"This is different," Taran said. "Can you not understand?" he pleaded, though he saw dearly from Eilonwy's face that his words made no sense to her. For an instant he was tempted to blurt out the tiuth. Instead, he took the girl by the shoulders. "You are not to set foot outside this place," he ordered angrily. "And if I think you have any idea of doing so, I shall ask King Rhuddlum to set a guard over you."

"What?" cried Eilonwy. "How dare you!" Tears suddenly filled her eyes. "Yes, I do understand! You're glad I've been sent to this wretched island and these clucking hens! You couldn't wait for a chance to be rid of me! You actually want me to stay here and be lost in this dreadful castle. That's worse than putting someone's head in a sack of feathers!" Sobbing, Eilonwy stamped her foot. "Taran of Caer Dallben, I'm not speaking to you any more!"

Chapter 4


THE FEAST THAT EVENING was surely the merriest the castle had ever seen. Kaw, perched on the back of Taran's chair, bobbed up and down and looked as if the banquet had been arranged entirely in his honor. King Rhuddlum beamed with good spirits; the talk and laughter of the guests rang through the Great Hall. Behind the long table, crowded with Queen Teleria's ladies of the court, Magg flitted back and forth, snapping his fingers and whispering commands to servitors bearing endless dishes of food and flagons of drink. For Taran it was a waking nightmare; he sat silent and uneasy, his repast untouched.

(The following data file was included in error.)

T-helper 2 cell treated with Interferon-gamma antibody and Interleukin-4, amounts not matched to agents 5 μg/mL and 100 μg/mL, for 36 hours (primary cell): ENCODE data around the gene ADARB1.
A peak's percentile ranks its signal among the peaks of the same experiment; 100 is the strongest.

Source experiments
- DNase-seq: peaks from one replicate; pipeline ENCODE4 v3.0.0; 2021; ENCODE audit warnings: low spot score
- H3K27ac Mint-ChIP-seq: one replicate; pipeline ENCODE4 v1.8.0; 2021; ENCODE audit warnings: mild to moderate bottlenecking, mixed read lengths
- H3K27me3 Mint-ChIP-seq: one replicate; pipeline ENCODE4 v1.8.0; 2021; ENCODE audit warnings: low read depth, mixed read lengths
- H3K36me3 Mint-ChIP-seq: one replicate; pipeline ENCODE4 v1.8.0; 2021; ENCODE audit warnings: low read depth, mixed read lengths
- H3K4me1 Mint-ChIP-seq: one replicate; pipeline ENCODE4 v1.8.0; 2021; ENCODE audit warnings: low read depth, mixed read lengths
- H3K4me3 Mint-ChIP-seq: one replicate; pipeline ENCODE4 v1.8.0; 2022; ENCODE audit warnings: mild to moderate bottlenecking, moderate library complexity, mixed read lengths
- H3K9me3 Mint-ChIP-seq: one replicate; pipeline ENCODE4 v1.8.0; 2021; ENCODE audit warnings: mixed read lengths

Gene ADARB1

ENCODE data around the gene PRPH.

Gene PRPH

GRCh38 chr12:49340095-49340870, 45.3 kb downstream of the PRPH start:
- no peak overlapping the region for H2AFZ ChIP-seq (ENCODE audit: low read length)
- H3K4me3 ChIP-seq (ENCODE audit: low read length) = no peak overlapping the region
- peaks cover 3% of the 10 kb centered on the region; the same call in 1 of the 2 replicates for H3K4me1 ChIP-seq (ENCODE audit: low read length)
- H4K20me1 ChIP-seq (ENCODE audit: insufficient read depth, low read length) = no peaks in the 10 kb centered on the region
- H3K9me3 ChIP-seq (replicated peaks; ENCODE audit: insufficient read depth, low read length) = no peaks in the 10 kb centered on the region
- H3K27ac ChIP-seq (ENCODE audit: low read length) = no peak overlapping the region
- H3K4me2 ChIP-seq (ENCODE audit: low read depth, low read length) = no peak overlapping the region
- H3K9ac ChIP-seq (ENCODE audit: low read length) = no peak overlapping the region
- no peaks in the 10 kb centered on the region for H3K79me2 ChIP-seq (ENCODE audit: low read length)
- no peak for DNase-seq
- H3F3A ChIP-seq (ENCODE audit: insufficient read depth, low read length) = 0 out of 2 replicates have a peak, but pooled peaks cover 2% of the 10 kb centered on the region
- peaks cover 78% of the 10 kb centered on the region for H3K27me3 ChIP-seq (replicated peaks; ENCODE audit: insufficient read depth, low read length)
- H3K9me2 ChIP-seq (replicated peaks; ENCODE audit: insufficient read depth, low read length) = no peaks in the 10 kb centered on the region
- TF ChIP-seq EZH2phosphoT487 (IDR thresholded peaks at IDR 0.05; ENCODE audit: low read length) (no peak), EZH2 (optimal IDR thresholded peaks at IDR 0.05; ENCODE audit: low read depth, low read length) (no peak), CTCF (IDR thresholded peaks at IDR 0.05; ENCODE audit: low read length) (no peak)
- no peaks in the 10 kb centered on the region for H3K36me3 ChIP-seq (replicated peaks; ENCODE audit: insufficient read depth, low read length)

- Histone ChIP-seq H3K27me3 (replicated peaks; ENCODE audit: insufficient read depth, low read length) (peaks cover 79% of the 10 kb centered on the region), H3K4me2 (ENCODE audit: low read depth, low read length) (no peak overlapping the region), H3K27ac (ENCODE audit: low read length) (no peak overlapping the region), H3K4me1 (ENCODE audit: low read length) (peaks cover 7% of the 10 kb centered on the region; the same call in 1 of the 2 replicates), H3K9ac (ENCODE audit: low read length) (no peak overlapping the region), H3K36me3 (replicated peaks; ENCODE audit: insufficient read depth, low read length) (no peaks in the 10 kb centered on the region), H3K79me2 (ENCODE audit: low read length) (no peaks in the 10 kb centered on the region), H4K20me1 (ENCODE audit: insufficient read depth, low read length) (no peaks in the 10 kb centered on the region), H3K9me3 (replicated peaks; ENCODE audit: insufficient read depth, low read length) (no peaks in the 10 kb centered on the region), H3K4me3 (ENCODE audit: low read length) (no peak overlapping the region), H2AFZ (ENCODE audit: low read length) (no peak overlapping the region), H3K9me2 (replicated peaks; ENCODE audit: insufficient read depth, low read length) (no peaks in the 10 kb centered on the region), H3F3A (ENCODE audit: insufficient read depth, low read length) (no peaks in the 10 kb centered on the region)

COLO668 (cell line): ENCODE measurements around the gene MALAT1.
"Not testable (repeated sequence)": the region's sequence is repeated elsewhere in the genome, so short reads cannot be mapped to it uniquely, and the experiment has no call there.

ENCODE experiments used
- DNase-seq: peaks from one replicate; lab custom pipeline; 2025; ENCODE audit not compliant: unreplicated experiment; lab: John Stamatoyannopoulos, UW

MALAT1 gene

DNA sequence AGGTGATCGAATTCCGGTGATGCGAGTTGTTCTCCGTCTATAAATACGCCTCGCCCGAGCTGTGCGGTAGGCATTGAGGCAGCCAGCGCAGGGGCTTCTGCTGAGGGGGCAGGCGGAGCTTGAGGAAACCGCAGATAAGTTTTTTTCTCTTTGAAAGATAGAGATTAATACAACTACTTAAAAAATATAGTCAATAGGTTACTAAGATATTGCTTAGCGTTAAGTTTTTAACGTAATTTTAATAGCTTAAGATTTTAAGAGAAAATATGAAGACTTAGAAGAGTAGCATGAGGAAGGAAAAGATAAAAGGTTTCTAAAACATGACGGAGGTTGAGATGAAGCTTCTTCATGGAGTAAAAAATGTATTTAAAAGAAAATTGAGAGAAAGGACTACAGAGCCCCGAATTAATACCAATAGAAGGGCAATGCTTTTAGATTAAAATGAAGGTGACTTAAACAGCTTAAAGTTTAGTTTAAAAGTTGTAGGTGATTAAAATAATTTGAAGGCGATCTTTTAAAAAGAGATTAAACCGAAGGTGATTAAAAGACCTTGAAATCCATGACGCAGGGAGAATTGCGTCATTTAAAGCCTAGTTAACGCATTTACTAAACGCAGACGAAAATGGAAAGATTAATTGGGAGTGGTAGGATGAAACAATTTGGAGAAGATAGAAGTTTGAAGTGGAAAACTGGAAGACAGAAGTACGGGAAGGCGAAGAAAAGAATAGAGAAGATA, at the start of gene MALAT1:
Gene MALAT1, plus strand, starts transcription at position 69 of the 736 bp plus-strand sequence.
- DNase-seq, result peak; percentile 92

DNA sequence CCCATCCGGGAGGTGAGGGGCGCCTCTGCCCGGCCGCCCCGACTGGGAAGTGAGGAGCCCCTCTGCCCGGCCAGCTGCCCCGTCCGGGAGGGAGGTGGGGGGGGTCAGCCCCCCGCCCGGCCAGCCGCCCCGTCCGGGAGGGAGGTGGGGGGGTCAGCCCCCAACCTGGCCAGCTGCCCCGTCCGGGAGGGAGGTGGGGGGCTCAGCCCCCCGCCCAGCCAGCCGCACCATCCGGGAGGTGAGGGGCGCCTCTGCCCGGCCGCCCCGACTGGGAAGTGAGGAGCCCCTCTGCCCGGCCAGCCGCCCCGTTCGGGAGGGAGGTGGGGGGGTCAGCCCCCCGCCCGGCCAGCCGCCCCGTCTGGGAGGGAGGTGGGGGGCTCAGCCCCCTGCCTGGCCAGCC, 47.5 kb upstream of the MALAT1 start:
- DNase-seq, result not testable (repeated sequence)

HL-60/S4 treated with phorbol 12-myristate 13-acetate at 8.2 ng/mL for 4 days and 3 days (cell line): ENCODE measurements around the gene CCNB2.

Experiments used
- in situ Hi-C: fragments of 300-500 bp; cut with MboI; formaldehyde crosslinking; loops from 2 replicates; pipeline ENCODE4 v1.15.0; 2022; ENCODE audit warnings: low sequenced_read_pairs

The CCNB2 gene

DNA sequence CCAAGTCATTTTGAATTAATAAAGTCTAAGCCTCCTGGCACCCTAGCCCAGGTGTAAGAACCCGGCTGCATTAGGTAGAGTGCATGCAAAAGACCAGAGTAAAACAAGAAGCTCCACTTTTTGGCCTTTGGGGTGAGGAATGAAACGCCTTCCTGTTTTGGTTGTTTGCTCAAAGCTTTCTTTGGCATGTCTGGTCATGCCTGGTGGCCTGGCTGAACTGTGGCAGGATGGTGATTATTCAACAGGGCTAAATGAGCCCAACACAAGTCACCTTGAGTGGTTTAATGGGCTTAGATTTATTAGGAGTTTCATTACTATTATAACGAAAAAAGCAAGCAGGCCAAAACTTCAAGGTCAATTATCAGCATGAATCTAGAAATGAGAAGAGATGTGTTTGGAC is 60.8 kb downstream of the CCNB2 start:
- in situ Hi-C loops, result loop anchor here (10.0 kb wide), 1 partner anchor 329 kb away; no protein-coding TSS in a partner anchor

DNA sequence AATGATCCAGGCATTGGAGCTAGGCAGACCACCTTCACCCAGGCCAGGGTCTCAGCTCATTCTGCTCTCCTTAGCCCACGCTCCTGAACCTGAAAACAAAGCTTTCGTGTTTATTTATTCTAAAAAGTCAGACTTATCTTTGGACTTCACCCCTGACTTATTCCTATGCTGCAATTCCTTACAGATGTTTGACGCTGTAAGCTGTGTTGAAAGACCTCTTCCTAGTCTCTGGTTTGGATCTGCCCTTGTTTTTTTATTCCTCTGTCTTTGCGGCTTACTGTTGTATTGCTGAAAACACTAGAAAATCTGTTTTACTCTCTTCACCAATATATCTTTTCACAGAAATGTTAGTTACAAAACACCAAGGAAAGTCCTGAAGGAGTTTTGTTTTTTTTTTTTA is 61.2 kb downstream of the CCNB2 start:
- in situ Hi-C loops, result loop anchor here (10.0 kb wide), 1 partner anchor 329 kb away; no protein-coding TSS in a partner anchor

"You needn't look so gloomy," said Eilonwy. "After all, you aren't the one who has to stay here. If I'm trying to make the best of things, I must say you're not exactly helpful. I want to remind you I'm still not speaking to you after the way you behaved today."

Without waiting to hear Taran's confused protests, Eilonwy tossed her head and began chattering to Prince Rhun. Taran bit his lip. He felt as though he were shouting a voiceless warning, while Eilonwy, all unwitting, raced gaily toward the brink of a cliff.

At the end of the feasting, Fflewddur tuned his harp, stepped to the middle of the Hall, and sang his new lay. Taran listened without pleasure, although he realized it was the best Fflewddur had yet composed. When the bard had done, and King Rhuddlum had begun to yawn, the guests rose from their seats at the table. Taran plucked Fflewddur's sleeve and drew him aside.

"I've been thinking about the stables," Taran said anxiously. "No matter what Magg says, it's not a fitting place for you to sleep. I'll speak to King Rhuddlum and I'm sure he'll order Magg to give you back your chamber in the castle." Taran hesitated. "I― I think somehow it would be better if we were all together. We are strangers here, and know nothing of the ways of this place."

"Great Belin, don't give yourself a moment's concern about that," replied the bard. "For my part, I prefer the stables. Indeed, that's one reason I go wan­dering: to get away from stuffy, dreary castles. Be­sides," he added behind his hand, "it would lead to trouble with Magg. And if he pushes me beyond endurance, there will be sword-play― a Fflam is hotheaded― which is hardly courteous behavior from a guest. No, no, we shall all be fine and meet again in the morning." So saying, Fflewddur shouldered his harp, waved good night, and made his way from the Hall.